"We learned this week that in the last two months, the Bush administration has reduced its contributions to global food aid programs aimed at helping hungry nations become self-sufficient, and it has told charities like Save the Children and Catholic Relief Services that it won't honor earlier promises. Instead, administration officials said that most of the country's emergency food aid would go to places where there were immediate crises."

    "The administration has cited the federal budget deficit as the reason for its cutback in donations to help the hungry feed themselves. In fact, the amount involved is a pittance within the federal budget when compared with our $412 billion deficit, which has been fueled by war and tax cuts. The administration can conjure up $87 billion for the fighting in Iraq, but can it really not come up with more than $15.6 billion - our overall spending on development assistance in 2002 - to help stop an 8-year-old AIDS orphan in Cameroon from drinking sewer water or to buy a mosquito net for an infant in Sierra Leone?"

    This isn't aimed at slamming the current administration ... God knows all administrations -- Democrat and Republican -- have fallen way short of what we should be doing. It's about us being the children who can't obey ... only it's not funny and it's not cute.

    It's killing people, and it's costing us our souls.

    CNN reported that in 2003, Americans charged $97.9 billion on credit and debit cards over the holidays. That's not total spending, just how much we charged. This year, it's expected to rocket way over $100 billion. Conservatively, we charge seven times more on Christmas gifts than we spend helping the poorest people in the world.

    Jesus says "Truly I tell you, just as you did it to one of the least of these members of my family, you did it to me." ... then proceeds to have some firey words for those who did not bother to tend to Christ in ways befitting discipleship.

    There's no debate here. No argument over what the passage really means. No argument over context. For all the parsing and interpreting of scripture we do, I challenge anyone to translate Matthew 25 in any other way than that we are supposed to feed the hungry, welcome the stranger, clothe the naked and visit the sick and in prison.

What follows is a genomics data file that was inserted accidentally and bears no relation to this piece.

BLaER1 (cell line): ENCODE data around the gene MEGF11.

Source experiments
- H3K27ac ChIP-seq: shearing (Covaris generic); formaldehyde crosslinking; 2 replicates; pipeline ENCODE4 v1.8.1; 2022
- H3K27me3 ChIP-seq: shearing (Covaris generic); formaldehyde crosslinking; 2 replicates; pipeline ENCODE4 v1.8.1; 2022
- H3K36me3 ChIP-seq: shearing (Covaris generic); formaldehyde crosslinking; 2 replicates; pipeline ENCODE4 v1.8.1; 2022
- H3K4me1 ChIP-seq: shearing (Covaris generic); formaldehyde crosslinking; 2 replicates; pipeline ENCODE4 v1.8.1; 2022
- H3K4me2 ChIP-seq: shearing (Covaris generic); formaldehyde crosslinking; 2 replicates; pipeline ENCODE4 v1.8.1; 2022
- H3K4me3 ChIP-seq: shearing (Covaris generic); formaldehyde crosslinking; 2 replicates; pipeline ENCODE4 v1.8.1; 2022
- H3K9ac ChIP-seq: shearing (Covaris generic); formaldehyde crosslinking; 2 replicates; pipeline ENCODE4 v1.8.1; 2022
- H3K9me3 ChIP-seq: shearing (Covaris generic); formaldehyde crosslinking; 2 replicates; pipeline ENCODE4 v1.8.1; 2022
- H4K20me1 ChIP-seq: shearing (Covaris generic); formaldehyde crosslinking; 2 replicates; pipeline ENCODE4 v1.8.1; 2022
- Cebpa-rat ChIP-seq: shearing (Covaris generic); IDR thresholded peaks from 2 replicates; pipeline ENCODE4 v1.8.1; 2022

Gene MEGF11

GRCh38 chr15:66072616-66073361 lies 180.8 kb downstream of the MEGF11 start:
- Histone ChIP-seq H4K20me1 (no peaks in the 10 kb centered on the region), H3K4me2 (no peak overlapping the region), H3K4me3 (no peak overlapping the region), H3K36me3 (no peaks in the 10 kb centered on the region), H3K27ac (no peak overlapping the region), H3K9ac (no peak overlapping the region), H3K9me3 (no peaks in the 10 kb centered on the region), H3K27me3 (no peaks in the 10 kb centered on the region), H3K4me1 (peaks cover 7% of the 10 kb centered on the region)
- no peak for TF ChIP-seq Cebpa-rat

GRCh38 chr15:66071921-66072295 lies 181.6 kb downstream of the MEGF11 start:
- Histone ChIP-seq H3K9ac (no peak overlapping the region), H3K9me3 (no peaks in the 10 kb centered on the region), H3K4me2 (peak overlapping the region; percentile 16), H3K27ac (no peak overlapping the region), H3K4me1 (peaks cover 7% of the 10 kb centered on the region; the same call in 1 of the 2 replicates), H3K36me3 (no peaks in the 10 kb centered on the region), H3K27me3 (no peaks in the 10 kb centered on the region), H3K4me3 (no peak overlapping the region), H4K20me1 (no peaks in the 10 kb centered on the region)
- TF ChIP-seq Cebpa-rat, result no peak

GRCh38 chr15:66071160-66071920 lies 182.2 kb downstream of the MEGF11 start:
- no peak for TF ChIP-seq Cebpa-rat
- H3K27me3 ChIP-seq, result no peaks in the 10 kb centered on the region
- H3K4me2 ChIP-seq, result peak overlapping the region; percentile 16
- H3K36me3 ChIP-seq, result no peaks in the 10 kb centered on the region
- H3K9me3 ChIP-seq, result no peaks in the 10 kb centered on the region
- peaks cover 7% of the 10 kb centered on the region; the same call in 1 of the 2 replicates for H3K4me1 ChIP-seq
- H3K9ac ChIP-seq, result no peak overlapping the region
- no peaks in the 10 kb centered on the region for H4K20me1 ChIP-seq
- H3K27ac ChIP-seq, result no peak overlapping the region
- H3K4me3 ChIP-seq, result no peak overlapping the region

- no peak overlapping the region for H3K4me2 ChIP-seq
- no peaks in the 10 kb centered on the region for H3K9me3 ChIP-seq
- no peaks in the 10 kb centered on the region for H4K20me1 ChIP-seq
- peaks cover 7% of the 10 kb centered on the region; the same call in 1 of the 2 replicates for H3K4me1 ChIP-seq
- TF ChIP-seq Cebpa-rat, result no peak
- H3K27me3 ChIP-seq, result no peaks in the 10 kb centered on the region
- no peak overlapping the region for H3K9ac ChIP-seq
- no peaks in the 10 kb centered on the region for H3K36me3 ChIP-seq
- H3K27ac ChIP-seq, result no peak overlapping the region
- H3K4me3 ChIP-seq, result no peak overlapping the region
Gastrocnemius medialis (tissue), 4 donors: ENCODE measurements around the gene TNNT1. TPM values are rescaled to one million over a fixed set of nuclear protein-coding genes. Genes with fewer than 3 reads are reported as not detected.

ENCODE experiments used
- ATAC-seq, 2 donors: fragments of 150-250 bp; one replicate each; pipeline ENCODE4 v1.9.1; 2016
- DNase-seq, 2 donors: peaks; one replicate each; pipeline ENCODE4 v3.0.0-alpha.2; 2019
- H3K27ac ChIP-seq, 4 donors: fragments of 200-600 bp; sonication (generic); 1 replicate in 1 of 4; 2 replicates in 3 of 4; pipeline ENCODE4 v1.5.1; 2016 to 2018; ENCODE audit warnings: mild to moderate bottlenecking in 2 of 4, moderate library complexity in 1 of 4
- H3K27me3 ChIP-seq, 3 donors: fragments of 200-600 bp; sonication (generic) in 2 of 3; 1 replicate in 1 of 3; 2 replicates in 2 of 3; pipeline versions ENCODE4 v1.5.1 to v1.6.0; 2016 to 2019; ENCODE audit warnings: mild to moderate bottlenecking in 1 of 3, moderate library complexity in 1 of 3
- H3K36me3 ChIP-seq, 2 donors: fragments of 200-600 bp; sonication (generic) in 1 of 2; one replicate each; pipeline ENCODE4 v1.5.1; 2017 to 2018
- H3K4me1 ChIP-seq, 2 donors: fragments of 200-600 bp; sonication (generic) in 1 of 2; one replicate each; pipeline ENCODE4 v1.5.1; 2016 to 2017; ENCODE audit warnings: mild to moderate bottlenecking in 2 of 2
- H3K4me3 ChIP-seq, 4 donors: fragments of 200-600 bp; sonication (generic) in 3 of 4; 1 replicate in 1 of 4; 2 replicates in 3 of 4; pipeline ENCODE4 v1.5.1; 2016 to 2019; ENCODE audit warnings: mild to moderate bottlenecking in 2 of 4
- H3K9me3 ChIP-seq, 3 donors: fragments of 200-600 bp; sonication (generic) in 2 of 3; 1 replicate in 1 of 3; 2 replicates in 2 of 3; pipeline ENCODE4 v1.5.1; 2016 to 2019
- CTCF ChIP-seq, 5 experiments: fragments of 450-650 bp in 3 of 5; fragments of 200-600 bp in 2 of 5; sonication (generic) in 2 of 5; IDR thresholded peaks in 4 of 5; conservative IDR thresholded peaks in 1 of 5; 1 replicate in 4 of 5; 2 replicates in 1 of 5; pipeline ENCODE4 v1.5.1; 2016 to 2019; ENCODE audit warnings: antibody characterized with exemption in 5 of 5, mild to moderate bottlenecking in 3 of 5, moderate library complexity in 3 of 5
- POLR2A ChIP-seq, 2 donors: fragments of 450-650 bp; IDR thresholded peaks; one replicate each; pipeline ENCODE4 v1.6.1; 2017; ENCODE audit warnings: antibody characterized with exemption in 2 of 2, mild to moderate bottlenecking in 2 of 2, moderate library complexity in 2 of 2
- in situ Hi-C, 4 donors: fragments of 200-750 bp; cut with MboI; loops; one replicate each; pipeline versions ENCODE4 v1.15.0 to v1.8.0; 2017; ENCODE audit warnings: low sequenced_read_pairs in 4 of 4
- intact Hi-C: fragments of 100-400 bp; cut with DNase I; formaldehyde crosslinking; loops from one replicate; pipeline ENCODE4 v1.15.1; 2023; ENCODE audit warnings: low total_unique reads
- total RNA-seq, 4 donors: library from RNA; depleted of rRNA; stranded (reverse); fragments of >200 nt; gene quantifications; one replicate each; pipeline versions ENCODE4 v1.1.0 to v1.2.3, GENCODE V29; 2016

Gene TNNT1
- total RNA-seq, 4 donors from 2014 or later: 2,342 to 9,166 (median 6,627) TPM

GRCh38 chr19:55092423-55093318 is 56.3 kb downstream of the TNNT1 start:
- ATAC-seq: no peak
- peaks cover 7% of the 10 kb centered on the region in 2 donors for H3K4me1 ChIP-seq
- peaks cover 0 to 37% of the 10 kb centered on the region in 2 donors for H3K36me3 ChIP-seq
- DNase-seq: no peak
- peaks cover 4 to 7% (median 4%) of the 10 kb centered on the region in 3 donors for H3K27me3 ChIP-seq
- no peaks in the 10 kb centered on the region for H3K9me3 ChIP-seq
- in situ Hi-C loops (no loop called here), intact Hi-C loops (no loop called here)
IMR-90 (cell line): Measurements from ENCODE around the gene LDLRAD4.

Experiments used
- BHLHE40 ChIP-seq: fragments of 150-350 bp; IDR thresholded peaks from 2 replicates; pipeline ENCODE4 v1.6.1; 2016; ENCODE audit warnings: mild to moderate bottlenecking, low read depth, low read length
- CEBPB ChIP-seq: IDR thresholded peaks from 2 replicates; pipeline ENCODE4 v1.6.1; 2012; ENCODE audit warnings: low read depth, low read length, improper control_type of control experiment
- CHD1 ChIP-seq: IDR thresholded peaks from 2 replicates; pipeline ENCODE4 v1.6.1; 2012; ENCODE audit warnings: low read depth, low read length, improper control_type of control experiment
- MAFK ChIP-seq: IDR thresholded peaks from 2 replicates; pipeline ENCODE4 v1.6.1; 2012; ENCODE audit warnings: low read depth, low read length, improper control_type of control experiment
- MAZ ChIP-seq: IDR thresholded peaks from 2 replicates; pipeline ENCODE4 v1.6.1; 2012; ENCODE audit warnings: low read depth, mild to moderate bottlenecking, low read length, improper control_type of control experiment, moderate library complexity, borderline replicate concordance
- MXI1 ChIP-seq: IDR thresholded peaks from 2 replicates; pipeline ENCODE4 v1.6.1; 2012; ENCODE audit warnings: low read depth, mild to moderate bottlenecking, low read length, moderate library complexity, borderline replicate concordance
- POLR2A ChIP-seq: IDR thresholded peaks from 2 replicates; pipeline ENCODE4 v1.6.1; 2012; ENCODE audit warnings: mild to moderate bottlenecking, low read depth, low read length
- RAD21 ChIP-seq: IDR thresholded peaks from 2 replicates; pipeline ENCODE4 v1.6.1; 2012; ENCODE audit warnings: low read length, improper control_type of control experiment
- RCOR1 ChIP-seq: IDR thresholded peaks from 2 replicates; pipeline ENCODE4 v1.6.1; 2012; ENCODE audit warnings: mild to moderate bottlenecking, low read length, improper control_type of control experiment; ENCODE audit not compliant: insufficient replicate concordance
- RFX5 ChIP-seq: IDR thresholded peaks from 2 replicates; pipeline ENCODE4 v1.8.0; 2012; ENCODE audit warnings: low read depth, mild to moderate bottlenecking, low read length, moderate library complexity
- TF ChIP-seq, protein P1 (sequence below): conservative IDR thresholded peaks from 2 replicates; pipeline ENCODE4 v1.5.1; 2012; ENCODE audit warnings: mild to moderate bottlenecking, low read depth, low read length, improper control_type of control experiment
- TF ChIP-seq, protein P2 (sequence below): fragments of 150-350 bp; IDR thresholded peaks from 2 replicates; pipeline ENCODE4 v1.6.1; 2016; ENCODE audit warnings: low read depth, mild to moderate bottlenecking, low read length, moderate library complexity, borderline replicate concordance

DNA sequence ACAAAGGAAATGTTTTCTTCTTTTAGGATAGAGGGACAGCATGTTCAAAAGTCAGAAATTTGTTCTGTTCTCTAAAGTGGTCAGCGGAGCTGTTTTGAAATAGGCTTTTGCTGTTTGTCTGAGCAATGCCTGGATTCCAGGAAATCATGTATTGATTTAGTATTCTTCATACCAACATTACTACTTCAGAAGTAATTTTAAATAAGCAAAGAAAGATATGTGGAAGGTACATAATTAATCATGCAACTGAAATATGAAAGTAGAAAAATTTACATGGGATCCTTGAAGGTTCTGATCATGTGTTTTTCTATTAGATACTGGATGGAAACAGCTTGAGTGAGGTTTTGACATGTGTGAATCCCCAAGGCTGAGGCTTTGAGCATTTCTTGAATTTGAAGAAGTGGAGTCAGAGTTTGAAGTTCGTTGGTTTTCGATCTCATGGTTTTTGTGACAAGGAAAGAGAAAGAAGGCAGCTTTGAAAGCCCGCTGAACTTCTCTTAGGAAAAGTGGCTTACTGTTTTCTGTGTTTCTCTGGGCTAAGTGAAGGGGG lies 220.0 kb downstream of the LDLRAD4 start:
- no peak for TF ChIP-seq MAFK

And that in doing so, we find our salvation -- we find and come most fully into God's presence.

    And that in not, we lose it -- and cause a chasm to form between us and the divine.

    On the latest U2 CD, there's a great song called "Miracle Drug". Part of the lyrics are:

    I am you and you are mine
    Love makes nonsense of space
    And time...will disappear
    Love and logic keep us clear
    Reason is on our side, love...

    The songs are in your eyes
    I see them when you smile
    I've seen enough of romantic love
    I'd give it up, yeah, I'd give it up
    For a miracle, a miracle drug, a miracle drug

    God I need your help tonight

    Beneath the noise
    Below the din
    I hear a voice
    It's whispering
    In science and in medicine
    "I was a stranger
    You took me in"

    When we read editorials like this, when we watch the news, when we look at all the problems in the world they can be absolutely paralyzing. It can seem like nothing can solve them short of a miracle so why try.

    Only we have the miracle ... it's called the incarnation. We ARE the miracle ... it's called the Body of Christ. We are the miracle drug. Christ working through us is the miracle drug. When we look across town and around the world at our sisters and brothers and say "I am you and you are mine" love does make nonsense of space and time. We have the resources. We have the money. We have the technology. We have the delivery systems. We have everything we need to heal this planet ... all we need is the will. All we need is a discipleship in Christ that compels us to heed the words he is speaking to us.

    I hesitate to write this ... and I recognize that most readers have stopped reading already. I hesitate because missives like this are easy to dismiss. It's words that either sound good or not ... but they are just words. Hell, the Gospel says it plainly enough and if we aren't listening to the Gospel, why should anyone listen to me!